For more information on the conference visit the website here.

Call for papers ‘The African Union and African Economic Community: Territorial and economic arrangements for peace in Africa’

Geographies for Peace

2017 IGU-UGI Thematic Conference

23-25 April 2017

La Paz, Bolivia

The African Union and African Economic Community: Territorial and economic arrangements for peace in Africa

Concerned with the plight of especially women and children as major victims of wars, civil conflicts, human rights violations, humanitarian disasters, gender-based violence and violent conflicts, and genocide, the African Union (AU) has committed to speeding-up actions that will “silence the guns by 2020” in its Agenda 2063, in order to make peace a reality for all people in Africa. This resonates with sustainable development goals (SDGs) 5 and 16 to achieve gender equality and promote peace, justice and strong institutions for development. These attempts conform with the AU’s plans to establish a continental free trade area (CFTA) in 2017. The CFTA should lead to the establishment of the African Economic Community (AEC) in 2028, according to the Abuja Treaty for the Establishment of the AEC. Besides low intra-regional trade, persistent war and conflict are commonly cited as a major reason and evidence of the failure of regional integration, in Africa at least. In this regard, a connection exists between conflict on the one hand and regional integration and peace on the other, based on the understanding that peace is essential to unimpeded trade, development and inter-state cooperation. Against this background and in this CFP, we invite papers that interrogate these themes as well as topics including, but not limited to:

How does obsessive regard for territorial sovereignty impact on the readiness and the extent to which the supranational AU, the AU Commission (AUC) and respective member states can and intervene in domestic conflicts occurring in African states?

Does the absence of war guarantee a peace that ensures distribution, location and spatial organization of economic activities leading to successful regional integration?

Practically, how can ambitions to establish a single geo- political and economic space from Africa’s tapestry of states, economies, cultures and customs by the AU be translated into a mosaic of grassroots, meso- and macro- level actors committed to peaceful coexistence?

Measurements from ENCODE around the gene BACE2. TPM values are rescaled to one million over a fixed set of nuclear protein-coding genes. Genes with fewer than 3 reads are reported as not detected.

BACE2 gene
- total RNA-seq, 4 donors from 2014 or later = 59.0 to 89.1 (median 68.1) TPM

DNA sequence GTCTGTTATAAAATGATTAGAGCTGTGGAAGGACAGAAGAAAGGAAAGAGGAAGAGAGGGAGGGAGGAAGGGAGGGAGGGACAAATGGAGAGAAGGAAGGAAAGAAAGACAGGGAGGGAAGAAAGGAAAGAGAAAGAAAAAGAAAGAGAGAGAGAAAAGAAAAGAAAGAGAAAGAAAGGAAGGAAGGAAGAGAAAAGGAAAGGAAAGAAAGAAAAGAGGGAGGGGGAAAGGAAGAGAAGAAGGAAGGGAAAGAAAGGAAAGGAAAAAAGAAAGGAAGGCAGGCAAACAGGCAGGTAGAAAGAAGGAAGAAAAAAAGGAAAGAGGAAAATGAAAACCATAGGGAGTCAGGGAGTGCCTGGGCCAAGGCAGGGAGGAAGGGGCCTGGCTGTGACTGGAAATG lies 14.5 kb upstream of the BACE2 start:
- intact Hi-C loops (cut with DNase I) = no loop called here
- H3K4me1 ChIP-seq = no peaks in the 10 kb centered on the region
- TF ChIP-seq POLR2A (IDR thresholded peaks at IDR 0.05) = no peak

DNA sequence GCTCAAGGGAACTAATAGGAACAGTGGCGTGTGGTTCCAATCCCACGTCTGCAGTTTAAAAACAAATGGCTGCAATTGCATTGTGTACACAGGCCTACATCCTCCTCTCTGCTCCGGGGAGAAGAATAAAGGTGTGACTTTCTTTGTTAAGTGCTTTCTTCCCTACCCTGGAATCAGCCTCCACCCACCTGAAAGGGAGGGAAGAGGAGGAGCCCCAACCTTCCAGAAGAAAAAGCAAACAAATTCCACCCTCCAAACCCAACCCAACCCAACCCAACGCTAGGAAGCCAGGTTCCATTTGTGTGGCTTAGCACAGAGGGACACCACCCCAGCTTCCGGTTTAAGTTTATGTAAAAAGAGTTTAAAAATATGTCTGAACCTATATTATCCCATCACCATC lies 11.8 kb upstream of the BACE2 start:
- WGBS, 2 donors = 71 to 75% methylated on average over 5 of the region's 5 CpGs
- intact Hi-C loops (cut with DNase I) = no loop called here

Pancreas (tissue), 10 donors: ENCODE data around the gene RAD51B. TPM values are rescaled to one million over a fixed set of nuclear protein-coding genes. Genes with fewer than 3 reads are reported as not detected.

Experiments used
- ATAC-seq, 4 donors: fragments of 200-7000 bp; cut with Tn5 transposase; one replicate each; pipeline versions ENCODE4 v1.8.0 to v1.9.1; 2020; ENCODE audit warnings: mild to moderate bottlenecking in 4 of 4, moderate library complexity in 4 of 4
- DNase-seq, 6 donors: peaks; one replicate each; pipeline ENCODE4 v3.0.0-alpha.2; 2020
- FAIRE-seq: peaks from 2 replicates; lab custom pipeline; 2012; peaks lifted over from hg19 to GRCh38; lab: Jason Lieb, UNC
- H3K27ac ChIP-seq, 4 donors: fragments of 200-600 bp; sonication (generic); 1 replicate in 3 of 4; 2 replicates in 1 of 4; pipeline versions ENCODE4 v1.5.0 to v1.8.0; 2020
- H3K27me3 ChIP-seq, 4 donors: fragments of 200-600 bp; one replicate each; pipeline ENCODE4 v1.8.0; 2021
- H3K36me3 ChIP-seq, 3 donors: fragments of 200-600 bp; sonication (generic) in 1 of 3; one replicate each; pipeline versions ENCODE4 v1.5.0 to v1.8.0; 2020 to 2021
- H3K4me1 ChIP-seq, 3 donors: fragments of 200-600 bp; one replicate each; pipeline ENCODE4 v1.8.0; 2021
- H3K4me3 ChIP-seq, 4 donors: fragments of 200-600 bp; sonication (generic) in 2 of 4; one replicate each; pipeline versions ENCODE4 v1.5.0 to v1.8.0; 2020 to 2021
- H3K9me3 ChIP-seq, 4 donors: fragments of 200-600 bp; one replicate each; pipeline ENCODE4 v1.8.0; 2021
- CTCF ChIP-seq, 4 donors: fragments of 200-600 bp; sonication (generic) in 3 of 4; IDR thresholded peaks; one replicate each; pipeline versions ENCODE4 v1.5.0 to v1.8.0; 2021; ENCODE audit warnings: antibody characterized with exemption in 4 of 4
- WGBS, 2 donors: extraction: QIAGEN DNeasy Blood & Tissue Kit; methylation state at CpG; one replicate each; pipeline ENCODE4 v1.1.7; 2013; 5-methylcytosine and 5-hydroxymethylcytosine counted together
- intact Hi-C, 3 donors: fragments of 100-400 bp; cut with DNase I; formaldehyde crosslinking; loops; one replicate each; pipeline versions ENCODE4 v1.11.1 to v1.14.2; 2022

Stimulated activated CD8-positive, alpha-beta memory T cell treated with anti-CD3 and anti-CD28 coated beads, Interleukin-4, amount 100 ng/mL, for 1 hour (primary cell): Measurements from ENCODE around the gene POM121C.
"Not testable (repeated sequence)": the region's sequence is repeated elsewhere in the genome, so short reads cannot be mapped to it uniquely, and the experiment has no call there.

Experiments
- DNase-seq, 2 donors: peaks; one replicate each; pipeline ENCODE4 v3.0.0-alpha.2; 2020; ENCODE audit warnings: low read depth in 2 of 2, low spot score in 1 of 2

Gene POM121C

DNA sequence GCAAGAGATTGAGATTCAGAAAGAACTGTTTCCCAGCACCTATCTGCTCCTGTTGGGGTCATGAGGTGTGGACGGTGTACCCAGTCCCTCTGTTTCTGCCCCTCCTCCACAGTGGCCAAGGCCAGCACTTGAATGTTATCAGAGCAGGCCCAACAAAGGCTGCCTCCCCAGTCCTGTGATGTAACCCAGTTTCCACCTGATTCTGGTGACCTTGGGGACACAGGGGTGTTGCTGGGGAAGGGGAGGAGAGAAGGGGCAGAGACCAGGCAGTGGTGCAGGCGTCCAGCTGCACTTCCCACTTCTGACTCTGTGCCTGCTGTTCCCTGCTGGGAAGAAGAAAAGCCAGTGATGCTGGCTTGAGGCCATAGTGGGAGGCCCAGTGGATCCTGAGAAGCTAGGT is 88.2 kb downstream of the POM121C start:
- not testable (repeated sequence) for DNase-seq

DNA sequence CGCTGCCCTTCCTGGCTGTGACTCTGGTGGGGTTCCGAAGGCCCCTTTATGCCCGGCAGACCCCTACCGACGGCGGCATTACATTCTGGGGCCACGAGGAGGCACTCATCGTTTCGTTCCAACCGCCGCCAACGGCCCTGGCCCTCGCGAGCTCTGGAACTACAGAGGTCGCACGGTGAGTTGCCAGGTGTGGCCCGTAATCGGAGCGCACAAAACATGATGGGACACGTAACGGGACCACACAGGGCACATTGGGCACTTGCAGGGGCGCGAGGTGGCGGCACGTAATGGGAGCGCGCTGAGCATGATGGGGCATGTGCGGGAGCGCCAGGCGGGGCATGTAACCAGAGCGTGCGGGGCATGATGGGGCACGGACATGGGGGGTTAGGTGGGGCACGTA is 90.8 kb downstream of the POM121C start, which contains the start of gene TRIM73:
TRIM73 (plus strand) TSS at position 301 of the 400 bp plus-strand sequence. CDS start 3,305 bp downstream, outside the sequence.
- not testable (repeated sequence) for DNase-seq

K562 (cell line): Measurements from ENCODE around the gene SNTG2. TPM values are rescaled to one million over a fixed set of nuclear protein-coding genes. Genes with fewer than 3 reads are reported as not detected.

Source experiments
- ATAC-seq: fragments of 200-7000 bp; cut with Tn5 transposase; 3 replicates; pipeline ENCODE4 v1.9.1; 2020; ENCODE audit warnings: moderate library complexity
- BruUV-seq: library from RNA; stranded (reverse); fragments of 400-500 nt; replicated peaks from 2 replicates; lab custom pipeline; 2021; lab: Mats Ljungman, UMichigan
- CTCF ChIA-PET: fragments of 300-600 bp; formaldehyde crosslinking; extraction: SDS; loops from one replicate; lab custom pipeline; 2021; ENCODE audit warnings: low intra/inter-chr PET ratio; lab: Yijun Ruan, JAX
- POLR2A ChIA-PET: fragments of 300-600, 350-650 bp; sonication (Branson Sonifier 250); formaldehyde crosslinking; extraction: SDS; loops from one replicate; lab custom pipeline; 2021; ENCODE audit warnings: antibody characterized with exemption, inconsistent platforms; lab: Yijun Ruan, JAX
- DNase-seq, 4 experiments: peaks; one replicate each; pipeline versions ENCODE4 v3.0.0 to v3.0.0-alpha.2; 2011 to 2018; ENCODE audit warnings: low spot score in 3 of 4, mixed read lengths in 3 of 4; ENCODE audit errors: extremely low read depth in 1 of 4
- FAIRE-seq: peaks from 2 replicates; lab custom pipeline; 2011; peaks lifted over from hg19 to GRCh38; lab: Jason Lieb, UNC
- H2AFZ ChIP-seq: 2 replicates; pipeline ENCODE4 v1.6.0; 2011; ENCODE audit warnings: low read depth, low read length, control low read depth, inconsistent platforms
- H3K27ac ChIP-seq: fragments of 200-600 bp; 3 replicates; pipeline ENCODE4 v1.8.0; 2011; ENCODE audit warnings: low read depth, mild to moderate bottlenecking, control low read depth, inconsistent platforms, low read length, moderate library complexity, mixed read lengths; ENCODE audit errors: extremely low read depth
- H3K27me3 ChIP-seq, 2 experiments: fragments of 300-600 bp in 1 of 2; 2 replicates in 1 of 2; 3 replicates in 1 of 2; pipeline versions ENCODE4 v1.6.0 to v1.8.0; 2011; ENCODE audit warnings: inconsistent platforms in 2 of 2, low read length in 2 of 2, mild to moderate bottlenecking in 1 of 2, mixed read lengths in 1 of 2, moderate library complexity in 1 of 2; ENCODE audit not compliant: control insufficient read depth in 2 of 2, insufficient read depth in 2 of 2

Contact:

Dr. Christopher Changwe Nshimbi (University of Pretoria, South Africa)

csnzed@gmail.com

Dr. Inocent Moyo (University of Zululand, South Africa)

minnoxa@yahoo.com

An abstract of no more than 250 words in English or Spanish should be sent to csnzed@gmail.com and minnoxa@yahoo.com and geographiesforpeace@gmail.com on or before 1 December 2016.

For more information on the conference visit the website here.

Call for applicants to the GEM-STONES PhD fellowships 2016

The European Joint Doctorate on Globalisation, Europe and Multilateralism- Sophistication of the Transnational Order, Networks, and European Strategies (GEM-STONES) is awarding up to 15 full-time 3-year PhD Fellowships dealing with the EU’s capacity to provide purposeful complex regime management on a global scale. In regional studies an open call is extended to graduates for a PhD position in International Relations and Comparative Regionalism in three programs, “Comparing Responsibility to Protect Diffusion in Regional Organisations: The EU, ECOWAS, UNASUR and the ASEAN Regional Forum”, “Comparing Overlapping Regional Security Institutions and the role of the European Union’s External Action ” and “Comparing Competing forms of Regionalism and their Impact on Regionalism”.

The deadline for applications is the 15th September 2016. Follow the links for further information regarding the fellowships available as well as application procedures and contact information. For more information on the other GEM-STONES fellowships on offer see their web page here.

 

 

GovInn deputy director Chris Nshimbi delivers keynote address at 2016 Potsdam Spring Dialogues

 

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GovInn Deputy Director, Chris Nshimbi, participated in this year’s Potsdam Spring Dialogues in Germany held on 7-8 April 2016 under the theme “Pathways towards Coordinated African Migration Governance: The African Regional Organisations’ Role.” Chris gave a Keynote Address on Africa’s position and policies on migration. For more information of the conference, see the conference report…

 

pfg-2016_conference-report_en_2016-05-02_web

Call for applications: Fully-funded full-time collaborative PhD in ‘Transdisciplinary Approaches to Wildlife Security’

GovInn-Logo-high-resolution-Man

 

The Council of Scientific and Industrial Research (CSIR) and the Centre for the Study of Governance Innovation (GovInn) at the University of Pretoria are accepting applications for a fully-funded, full-time PhD studentship starting in April 2016. GovInn, the University of Pretoria and CSIR have a national and worldwide reputation for excellence in research, innovation and the application of innovative solutions to complex problems.

  • Qualification type: PhD
    Location: Pretoria, working at the CSIR
  • Eligible nationality: South African
  • Funding amount: ZAR220, 000, tax free
  • Hours: Full time
  • Duration: 2 years
  • Applications:  Open until position is filled